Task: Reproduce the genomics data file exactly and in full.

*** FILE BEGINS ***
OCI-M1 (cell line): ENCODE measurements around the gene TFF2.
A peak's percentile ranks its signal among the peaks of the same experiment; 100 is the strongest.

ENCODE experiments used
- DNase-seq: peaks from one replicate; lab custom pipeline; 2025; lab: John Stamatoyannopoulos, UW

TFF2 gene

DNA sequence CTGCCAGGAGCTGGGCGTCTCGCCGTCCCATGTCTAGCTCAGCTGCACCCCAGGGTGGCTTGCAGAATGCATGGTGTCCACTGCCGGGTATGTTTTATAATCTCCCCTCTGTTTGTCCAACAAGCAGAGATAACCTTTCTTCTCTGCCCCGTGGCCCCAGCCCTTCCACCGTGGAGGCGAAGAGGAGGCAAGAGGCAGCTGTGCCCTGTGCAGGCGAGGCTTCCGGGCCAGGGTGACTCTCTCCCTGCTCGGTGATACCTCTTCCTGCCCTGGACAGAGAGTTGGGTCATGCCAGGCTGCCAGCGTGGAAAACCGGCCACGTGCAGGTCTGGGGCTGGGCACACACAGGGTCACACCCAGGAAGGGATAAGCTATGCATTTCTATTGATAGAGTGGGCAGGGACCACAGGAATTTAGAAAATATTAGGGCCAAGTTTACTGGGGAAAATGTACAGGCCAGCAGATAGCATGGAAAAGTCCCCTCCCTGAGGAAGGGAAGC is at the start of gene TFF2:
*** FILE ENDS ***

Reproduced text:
OCI-M1 (cell line): ENCODE measurements around the gene TFF2.
A peak's percentile ranks its signal among the peaks of the same experiment; 100 is the strongest.

ENCODE experiments used
- DNase-seq: peaks from one replicate; lab custom pipeline; 2025; lab: John Stamatoyannopoulos, UW

TFF2 gene

DNA sequence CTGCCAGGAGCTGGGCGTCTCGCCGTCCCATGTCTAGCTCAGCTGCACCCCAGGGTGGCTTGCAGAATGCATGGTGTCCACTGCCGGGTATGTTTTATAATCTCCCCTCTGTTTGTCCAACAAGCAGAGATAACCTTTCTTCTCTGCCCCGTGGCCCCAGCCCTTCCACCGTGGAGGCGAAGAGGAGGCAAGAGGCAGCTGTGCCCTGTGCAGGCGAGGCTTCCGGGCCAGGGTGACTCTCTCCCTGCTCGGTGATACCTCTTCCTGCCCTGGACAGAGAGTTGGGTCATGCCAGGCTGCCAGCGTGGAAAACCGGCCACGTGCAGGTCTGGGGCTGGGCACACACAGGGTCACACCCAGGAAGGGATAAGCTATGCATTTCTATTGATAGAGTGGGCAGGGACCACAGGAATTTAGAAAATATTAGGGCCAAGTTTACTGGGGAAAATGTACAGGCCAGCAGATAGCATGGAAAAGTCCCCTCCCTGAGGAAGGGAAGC is at the start of gene TFF2: